Cormorants are members of the pelican family.

Cormorants and Humans

Cormorants have sometimes been persecuted by fishermen because of the belief that they eat huge quantities of fish, especially in rivers where they were supposed to prefer young salmon and trout. However, research has shown that cormorants seem to favour flat fish and eels, taking only small amounts of the more saleable fish.

In the Far East, some fishermen make use of the cormorant's expertise, by training it to catch fish for them. A collar and lead is attached to the bird's neck and the collar is just tight enough to prevent the cormorant from swallowing a captured fish. The fisherman retrieves the fish from the bird's beak, only loosening its collar now and then to allow it to swallow a fish.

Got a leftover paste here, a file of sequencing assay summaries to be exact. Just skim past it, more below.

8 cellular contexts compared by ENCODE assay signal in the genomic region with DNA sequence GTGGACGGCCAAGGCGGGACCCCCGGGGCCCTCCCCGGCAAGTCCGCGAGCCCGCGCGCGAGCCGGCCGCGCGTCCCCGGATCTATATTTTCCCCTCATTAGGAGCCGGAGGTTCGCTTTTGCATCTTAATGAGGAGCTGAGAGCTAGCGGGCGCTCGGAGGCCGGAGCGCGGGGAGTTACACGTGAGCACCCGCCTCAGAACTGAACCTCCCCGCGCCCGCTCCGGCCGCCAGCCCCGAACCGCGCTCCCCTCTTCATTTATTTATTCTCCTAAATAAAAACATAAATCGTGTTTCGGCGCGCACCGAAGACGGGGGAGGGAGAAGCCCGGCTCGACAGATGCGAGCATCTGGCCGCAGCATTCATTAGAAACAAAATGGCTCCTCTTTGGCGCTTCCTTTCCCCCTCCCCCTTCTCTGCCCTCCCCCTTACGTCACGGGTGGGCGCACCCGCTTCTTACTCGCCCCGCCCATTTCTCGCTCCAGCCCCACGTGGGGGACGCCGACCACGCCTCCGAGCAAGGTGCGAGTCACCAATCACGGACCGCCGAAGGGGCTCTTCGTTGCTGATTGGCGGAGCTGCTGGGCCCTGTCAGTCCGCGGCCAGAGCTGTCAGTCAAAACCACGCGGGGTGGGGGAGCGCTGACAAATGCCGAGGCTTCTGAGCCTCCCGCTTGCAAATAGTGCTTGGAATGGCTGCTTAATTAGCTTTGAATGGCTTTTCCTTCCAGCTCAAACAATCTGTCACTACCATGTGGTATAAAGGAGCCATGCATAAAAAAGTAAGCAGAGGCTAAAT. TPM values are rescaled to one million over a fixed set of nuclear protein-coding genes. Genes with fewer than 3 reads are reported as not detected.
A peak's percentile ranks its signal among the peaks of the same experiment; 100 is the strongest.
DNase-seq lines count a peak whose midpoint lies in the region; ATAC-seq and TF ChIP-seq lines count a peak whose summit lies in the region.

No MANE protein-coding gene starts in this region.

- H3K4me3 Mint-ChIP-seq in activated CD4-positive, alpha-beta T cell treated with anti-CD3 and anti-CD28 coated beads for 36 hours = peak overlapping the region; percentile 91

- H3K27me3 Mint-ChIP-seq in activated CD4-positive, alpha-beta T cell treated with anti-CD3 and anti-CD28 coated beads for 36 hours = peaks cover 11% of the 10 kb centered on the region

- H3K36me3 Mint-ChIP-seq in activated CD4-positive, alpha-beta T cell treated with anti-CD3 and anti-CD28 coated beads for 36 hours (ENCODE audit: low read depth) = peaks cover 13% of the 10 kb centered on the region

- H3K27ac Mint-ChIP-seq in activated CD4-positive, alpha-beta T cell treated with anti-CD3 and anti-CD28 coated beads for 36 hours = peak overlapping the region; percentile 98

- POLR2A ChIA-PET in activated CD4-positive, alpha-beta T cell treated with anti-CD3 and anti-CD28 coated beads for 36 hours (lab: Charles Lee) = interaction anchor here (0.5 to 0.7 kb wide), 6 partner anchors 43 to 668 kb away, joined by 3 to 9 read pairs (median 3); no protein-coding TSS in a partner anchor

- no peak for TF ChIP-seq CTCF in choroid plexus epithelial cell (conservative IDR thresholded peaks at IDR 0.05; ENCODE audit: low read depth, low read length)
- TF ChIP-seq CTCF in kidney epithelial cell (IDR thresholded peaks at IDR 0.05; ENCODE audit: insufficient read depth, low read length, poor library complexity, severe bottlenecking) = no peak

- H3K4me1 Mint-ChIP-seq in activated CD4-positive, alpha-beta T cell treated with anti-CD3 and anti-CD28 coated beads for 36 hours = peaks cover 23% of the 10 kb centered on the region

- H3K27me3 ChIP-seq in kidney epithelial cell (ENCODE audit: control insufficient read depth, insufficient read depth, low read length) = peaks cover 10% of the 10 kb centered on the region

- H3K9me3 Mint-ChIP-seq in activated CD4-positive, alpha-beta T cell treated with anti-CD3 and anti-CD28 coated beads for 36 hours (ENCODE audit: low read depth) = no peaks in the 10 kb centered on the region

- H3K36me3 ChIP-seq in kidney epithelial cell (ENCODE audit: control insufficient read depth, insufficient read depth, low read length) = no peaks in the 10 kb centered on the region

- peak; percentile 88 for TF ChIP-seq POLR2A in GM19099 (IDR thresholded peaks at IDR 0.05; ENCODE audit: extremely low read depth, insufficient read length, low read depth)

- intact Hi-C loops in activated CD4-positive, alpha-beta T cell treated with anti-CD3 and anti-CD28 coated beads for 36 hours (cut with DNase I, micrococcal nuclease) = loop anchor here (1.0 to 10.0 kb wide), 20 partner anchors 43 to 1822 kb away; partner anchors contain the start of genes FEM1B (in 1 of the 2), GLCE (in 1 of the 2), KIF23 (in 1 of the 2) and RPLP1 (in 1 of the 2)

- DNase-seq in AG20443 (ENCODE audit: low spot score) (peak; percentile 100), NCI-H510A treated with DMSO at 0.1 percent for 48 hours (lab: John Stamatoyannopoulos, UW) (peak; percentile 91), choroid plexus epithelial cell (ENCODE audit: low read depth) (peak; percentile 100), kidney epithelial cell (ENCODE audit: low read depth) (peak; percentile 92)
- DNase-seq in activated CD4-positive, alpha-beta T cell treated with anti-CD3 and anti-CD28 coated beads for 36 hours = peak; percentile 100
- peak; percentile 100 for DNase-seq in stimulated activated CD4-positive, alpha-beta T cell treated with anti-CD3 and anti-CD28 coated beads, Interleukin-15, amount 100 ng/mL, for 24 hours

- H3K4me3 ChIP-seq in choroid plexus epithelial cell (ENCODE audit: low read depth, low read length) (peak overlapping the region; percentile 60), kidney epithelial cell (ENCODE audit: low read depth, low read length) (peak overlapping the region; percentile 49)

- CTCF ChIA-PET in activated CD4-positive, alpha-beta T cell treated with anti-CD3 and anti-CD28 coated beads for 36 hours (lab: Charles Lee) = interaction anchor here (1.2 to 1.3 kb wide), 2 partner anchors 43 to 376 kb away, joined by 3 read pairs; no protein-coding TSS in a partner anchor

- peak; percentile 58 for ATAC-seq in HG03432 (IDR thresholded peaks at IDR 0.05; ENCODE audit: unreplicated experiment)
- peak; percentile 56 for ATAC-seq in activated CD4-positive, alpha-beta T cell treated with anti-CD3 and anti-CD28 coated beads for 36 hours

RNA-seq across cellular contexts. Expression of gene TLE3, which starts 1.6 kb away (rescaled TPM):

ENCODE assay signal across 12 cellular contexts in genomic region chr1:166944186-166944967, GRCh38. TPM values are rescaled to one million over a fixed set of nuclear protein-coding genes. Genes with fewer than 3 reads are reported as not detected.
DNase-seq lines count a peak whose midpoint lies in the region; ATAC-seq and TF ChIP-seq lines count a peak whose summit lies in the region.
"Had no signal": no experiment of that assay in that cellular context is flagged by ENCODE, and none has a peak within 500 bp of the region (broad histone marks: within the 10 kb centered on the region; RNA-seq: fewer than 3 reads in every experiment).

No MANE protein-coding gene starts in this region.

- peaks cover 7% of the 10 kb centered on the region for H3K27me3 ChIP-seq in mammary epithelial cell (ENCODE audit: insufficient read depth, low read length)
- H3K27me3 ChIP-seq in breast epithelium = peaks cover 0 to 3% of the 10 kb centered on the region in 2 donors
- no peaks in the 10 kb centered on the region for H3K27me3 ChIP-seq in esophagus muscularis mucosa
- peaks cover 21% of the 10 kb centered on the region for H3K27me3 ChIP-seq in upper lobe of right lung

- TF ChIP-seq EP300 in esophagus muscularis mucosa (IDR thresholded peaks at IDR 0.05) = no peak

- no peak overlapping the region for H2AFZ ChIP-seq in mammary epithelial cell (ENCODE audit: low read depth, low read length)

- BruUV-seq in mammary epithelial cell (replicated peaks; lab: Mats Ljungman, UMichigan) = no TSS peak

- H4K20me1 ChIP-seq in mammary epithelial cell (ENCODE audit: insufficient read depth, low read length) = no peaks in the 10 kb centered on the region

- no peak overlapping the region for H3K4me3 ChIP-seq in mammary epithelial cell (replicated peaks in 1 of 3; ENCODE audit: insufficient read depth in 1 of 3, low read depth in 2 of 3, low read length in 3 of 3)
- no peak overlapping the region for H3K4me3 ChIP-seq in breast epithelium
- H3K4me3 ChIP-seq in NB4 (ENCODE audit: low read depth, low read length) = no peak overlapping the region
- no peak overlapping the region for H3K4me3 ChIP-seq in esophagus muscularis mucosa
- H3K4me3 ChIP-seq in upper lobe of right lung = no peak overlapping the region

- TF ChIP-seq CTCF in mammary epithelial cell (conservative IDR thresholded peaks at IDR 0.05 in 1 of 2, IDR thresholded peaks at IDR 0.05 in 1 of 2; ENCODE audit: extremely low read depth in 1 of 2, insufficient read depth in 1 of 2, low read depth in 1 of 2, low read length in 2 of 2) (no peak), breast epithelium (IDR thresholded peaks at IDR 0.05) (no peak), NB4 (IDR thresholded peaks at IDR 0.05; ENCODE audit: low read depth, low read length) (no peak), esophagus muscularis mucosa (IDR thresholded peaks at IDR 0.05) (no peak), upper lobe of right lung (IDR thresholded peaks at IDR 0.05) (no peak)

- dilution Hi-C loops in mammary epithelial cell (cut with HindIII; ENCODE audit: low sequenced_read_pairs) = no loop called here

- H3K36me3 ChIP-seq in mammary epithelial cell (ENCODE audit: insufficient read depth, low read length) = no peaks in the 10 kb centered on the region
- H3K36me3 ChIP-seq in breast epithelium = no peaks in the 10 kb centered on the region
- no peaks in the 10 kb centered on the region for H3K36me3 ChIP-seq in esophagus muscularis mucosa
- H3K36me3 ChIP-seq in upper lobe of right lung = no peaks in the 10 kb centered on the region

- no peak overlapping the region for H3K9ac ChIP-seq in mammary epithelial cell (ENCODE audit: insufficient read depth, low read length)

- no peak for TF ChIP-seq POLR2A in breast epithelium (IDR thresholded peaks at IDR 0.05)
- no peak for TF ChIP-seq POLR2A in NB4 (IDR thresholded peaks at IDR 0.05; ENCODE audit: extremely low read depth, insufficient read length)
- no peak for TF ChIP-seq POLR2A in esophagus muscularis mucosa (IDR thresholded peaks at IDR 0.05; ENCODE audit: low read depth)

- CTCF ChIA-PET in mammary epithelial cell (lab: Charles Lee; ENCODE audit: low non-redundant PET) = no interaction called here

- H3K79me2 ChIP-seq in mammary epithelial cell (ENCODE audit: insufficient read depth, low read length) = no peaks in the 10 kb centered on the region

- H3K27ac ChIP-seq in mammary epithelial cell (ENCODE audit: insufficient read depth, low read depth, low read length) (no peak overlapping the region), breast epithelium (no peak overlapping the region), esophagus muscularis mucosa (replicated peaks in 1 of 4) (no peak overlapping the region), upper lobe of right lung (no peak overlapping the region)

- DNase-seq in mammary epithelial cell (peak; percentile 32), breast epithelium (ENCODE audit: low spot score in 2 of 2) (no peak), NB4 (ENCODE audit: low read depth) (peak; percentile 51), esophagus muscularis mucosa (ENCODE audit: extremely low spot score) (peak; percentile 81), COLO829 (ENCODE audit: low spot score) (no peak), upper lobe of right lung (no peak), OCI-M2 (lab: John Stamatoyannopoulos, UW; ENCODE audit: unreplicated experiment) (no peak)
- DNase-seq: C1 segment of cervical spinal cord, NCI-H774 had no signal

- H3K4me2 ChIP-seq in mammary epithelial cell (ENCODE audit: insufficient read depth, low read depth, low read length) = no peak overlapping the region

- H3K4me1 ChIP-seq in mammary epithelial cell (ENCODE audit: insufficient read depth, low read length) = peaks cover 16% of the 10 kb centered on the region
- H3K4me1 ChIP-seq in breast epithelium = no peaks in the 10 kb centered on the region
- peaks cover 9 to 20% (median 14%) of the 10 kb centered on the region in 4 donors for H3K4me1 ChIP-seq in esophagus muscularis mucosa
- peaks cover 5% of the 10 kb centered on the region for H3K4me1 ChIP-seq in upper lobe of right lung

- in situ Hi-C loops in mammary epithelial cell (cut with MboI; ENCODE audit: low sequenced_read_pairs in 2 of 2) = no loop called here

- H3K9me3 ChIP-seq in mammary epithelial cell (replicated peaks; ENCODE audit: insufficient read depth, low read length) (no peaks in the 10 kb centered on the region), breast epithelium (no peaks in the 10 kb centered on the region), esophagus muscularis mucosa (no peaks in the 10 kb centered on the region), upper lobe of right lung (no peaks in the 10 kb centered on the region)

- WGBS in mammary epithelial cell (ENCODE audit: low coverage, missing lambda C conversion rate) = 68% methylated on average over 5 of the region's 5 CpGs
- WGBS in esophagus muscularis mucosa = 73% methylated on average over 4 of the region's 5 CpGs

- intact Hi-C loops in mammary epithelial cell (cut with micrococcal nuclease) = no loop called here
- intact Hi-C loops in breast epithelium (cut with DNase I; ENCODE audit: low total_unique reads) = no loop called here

As with many sea birds, cormorants are affected by oil pollution, caused by shipwrecks or by ships which discharge their oil at sea illegally. Diving birds such as guillemots, razorbills and puffins have been most seriously affected by oil pollution, but cormorants have also suffered when fishing in the location of an oil slick. Oil clogs their feathers, they are unable to fly and swim and, as a result, they drown. Birds may also die of poisoning if they swallow oil.

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